Scientists Performing Inspiring Science
Image courtesy of Ekaterina Turlova, University of Toronto

Whether using cells as a model of disease, leveraging cells to make protein, or using cells as therapy, cell biologists inspire us. Scientists like Samantha Yammine and Caitlin Vander Weele are going beyond the bench for public outreach and using science as art.

An interview with Samantha Yammine


PhD candidate
Neuroscience and Stem Cell Biology
University of Toronto

What research do you do and do you have any challenges?

I am a PhD candidate in Dr. Derek van der Kooy’s neurobiology research lab at the University of Toronto researching stem cell hierarchies in the developing and adult mammalian brain. Our lab studies a variety of different stem and precursor cell populations, including those of the retina, corneal limbus, pancreas, and neural crest, but my thesis has revolved around a very rare population of neural stem cells. And by rare, I mean really rare—after I microdissect the thin stem cell niche surrounding the lateral ventricles in the mouse brain, my stem cells of interest comprise only 0.1% of the total cells dissected at most, and at some ages, they are only 0.01% of the population. But they are phenotypically really interesting cells—we recently published in Stem Cells that they act as a reserve pool for the more prominent neural stem cell population, so it’s been worth troubleshooting new, sensitive techniques to try to learn more about them.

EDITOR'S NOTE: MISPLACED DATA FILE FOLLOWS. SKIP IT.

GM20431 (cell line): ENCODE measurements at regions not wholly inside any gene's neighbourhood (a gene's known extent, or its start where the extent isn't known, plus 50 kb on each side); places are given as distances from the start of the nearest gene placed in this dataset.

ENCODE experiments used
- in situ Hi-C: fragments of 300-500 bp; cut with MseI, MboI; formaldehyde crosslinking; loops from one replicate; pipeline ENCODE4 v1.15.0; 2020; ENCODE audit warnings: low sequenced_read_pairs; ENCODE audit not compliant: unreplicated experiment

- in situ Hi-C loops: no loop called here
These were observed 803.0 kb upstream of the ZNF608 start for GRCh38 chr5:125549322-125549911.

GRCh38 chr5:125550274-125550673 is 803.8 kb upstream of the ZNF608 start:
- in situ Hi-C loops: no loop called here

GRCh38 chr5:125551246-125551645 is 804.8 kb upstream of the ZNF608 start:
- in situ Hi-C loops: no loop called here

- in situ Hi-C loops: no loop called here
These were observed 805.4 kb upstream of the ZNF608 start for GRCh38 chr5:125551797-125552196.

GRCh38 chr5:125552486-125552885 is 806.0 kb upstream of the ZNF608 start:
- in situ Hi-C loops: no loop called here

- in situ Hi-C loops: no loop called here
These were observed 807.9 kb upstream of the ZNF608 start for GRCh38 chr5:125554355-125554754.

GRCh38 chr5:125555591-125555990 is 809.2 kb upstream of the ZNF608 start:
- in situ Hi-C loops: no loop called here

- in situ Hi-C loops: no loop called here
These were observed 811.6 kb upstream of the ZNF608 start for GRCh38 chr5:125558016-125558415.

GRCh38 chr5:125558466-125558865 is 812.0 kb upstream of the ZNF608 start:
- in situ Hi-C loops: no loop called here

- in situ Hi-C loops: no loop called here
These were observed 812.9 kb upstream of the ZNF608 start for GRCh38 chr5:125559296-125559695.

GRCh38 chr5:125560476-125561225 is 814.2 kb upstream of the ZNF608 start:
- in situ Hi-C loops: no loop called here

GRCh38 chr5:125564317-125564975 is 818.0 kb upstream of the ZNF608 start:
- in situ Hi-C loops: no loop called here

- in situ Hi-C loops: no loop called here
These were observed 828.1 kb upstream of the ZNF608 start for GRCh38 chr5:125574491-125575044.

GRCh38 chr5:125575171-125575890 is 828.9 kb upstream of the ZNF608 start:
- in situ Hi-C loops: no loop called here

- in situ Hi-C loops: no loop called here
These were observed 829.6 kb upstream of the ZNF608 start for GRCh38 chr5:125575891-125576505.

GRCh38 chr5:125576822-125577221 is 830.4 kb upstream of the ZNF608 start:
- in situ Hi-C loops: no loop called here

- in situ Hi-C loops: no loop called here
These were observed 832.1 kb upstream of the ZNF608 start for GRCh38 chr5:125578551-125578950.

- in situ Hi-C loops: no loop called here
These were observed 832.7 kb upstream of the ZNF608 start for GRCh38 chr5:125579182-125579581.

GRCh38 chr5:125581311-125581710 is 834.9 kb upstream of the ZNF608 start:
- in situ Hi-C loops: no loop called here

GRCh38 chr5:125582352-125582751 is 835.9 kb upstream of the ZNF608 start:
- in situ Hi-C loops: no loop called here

Have you found a solution?

Since our cells are so rare in bulk samples, we knew we’d have to continue improving our purification methods and experiment with new assays that are sensitive enough to detect signals from single cells.  Fortunately, single-cell analyses have become more and more popular and I’ve found a lot of fantastic collaborators in Toronto to help me implement these techniques. After many workshops, literature searches, an planning meetings, we are currently having success studying embryonic precursors with several single-cell transcriptomic platforms thanks to help from technical experts from several other local labs.

What are your next steps?